The Commissioner received advice from the Police of a matter of concern relating to a general practitioner's consultation with a consumer at a residential facility in July 1998. The matter of concern was that during this consultation, the provider removed the consumer's stockings and brushed his lips up and down her legs.
The advice from the Police was received on 26 August 1998 and an investigation was undertaken on the Commissioner's own initiative. Information was obtained from:
- Criminal Investigation Branch, New Zealand Police
- The consumer's caregiver
- The provider/General Practitioner
- The consumer's daughter-in-law
The Commissioner received advice from a General Practitioner.
Outcome of Investigation
The Caregiver/Team Leader at the residential facility reported being concerned about the oedema [swelling due to fluid retention] occurring in the consumer's legs one day in mid-July 1998. The next day the caregiver observed that the oedema had reached the stage of being "pitting" oedema. The caregiver explained in her statement to the police that this is where a finger pressed against the leg leaves a dent that remains visible for some time. The General Practitioner/provider was called to see the consumer. The provider was the doctor on call and not the consumer's usual doctor. He had not seen the consumer before.
The provider informed the Commissioner that he had been advised by phone that the consumer had cellulitis.
The provider advised the Commissioner that following examination of the consumer to exclude congestive heart failure as a diagnosis, he examined the consumer's legs with the flats of his fingers to see if he could feel heat. He could not and there was no redness of the legs. Further to this, the provider advised he was concerned to exclude the diagnosis of cellulitis. The provider states that his understanding is that the lips are the most heat sensitive area of the body and he stated that he briefly applied his lips to the consumer's left knee and shin to see if he could feel any heat.
The caregiver reports in her statement to the Police that during the consultation, the provider removed both of the consumer's thigh-high "stay up" stockings. He then picked up the left leg and held the foot. While he did this he brushed his lips up and down her leg. He started at the ankle and went to above her knee and back down. The provider repeated this action on the consumer's right leg from the ankle to just below the knee. The provider then repeated the action again on the left leg. The caregiver informed the Commissioner that she is certain that the events occurred exactly as reported in the Police statement.
The consumer reports in her statement to the Police that the provider applied his lips to both her legs.Following his examination of the consumer, the provider diagnosed the consumer as having dependent oedema, rheumatoid arthritis and congestive heart failure. He prescribed Frusemide for the congestive heart failure.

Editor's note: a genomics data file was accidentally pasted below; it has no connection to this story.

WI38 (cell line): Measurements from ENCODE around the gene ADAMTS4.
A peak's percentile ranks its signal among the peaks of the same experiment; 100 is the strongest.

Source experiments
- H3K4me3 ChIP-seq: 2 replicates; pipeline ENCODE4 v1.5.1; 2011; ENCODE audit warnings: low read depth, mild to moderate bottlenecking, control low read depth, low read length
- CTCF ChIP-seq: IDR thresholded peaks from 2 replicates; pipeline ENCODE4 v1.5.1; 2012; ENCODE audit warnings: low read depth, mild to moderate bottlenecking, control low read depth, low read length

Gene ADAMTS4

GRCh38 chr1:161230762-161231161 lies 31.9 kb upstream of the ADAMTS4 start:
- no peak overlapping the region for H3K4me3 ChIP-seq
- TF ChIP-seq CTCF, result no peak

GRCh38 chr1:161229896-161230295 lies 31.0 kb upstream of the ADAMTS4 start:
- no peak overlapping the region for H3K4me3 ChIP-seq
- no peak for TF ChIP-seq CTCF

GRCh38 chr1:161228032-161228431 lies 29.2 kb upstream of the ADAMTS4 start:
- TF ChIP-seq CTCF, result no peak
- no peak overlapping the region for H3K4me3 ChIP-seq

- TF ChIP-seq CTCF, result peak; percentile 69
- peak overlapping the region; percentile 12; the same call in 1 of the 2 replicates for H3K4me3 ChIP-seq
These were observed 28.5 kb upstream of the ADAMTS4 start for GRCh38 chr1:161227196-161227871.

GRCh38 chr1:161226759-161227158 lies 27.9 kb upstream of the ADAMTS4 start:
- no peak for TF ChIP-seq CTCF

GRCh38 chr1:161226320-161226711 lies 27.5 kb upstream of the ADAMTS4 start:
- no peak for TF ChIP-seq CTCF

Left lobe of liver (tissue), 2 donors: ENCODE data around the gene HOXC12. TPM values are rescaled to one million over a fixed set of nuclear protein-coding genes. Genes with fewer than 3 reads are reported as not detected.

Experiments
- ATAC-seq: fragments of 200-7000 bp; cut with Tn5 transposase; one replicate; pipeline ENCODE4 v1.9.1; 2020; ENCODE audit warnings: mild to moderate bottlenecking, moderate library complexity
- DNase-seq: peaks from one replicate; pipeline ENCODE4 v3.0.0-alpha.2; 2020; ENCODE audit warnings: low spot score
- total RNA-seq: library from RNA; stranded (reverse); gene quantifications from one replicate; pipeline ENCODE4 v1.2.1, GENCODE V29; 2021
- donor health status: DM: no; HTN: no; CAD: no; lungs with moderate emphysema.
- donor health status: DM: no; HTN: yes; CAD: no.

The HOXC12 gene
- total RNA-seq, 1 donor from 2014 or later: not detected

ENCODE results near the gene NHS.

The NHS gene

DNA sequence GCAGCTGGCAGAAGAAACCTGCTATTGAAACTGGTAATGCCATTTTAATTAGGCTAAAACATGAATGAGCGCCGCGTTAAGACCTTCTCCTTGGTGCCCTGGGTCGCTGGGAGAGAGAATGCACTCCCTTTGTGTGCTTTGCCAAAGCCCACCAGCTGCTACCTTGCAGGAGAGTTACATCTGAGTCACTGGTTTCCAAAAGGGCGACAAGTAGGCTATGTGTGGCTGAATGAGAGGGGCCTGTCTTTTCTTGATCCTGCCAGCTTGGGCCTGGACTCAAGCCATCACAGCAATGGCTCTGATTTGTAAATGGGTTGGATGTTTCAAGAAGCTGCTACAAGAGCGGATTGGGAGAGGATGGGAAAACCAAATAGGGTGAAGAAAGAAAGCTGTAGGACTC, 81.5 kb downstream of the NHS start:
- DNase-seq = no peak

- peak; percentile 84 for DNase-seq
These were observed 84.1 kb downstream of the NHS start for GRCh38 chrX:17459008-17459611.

The general practitioner advising the Commissioner commented that "in this clinical situation it is important to test for temperature but using the back of the hand should be sufficient."
The provider has advised the Commissioner that he accepts that the manner in which he tested the consumer's skin was inappropriate.
The consumer's daughter-in-law informed the Commissioner that the consumer died in mid-September 1998.
The Code of Health and Disability Services Consumers' Rights
Right to Services of an Appropriate Standard
2) Every consumer has the right to have services provided that comply with legal, professional, ethical, and other relevant standards.
In my opinion the provider has breached Right 4(2) of the Code of Health and Disability Services Consumers' Rights.
The provider applied his lips to both the consumer's legs. The provider's method for testing skin temperature changes was both highly unorthodox and inappropriate. While the provider's diagnosis may have been correct, the method of testing skin temperature does not meet the professional standard expected of a general practitioner in this situation.
A copy of my opinion will be sent to the consumer's son and daughter-in-law, the residential facility and the New Zealand Police. A copy will also be sent to the Medical Council of New Zealand.
I have decided to refer this matter to the Director of Proceedings for the purpose of deciding whether any action should be taken in accordance with section 45(f) of the Health and Disability Commissioner Act 1994.